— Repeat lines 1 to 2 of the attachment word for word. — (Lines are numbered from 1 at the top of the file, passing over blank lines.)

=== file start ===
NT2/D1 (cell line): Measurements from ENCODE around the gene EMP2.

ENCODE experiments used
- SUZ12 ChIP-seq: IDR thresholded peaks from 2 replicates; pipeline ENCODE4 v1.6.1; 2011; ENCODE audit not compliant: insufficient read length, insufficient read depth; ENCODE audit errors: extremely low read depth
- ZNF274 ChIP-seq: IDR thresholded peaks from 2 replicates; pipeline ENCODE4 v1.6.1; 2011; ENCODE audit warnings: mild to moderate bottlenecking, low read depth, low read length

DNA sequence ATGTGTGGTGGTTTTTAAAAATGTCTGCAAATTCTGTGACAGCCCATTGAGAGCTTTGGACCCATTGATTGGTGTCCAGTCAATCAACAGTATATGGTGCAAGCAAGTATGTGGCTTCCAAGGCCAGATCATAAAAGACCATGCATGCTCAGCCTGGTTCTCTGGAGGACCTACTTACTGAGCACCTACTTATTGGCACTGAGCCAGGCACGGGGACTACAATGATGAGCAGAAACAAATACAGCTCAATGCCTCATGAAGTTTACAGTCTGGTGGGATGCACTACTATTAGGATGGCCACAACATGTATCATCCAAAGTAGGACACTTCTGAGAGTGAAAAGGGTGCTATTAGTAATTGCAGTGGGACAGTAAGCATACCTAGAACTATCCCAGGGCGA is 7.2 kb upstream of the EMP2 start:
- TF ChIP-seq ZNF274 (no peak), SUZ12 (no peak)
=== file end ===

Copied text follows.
NT2/D1 (cell line): Measurements from ENCODE around the gene EMP2.

ENCODE experiments used